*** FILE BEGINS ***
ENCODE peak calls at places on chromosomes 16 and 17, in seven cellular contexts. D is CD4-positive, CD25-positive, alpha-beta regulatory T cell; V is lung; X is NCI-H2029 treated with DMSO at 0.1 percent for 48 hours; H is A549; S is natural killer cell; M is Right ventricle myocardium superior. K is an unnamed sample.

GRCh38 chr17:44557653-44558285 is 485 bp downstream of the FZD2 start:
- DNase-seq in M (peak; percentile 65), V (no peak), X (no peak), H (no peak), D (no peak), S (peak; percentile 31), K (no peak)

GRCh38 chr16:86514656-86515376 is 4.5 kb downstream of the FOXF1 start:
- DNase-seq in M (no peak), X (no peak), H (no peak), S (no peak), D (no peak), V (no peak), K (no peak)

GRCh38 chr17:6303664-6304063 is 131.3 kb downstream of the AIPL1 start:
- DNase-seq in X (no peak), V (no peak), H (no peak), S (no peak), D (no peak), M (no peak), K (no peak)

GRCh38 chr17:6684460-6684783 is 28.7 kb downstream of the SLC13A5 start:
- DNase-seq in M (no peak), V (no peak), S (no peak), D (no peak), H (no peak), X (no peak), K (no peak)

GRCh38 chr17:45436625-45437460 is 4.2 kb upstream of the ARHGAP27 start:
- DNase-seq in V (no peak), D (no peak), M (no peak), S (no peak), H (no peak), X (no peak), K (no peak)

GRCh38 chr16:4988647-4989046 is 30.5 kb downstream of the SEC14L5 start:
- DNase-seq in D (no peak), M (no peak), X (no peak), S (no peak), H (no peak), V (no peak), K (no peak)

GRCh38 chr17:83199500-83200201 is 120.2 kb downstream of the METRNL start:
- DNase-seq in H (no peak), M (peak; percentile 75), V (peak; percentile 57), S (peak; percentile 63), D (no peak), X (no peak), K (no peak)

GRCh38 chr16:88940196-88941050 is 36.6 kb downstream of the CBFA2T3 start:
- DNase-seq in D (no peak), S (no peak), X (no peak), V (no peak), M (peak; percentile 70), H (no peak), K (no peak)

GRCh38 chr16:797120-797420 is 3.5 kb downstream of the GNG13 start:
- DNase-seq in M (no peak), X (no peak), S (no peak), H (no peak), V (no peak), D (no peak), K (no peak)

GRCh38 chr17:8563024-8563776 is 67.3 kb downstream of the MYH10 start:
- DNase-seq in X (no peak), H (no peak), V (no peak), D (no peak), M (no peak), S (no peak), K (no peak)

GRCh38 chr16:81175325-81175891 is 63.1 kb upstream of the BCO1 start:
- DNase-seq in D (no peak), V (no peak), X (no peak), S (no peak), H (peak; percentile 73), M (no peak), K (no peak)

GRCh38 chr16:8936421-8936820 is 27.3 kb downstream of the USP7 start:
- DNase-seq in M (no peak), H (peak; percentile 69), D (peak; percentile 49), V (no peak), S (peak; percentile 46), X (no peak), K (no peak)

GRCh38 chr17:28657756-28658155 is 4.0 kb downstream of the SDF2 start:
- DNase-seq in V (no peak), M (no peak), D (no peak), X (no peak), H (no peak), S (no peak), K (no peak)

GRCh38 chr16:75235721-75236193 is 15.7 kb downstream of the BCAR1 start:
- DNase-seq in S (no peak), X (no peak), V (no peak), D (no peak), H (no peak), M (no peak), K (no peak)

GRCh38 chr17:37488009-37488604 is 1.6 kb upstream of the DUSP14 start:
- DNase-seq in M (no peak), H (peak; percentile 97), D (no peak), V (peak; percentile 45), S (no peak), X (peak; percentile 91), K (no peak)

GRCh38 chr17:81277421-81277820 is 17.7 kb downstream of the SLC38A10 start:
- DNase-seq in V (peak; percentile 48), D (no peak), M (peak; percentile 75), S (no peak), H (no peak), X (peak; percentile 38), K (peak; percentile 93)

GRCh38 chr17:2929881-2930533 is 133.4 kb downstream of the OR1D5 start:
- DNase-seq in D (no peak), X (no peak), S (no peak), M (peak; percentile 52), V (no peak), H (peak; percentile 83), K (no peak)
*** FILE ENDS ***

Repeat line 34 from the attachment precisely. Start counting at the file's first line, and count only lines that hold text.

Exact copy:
GRCh38 chr17:2929881-2930533 is 133.4 kb downstream of the OR1D5 start: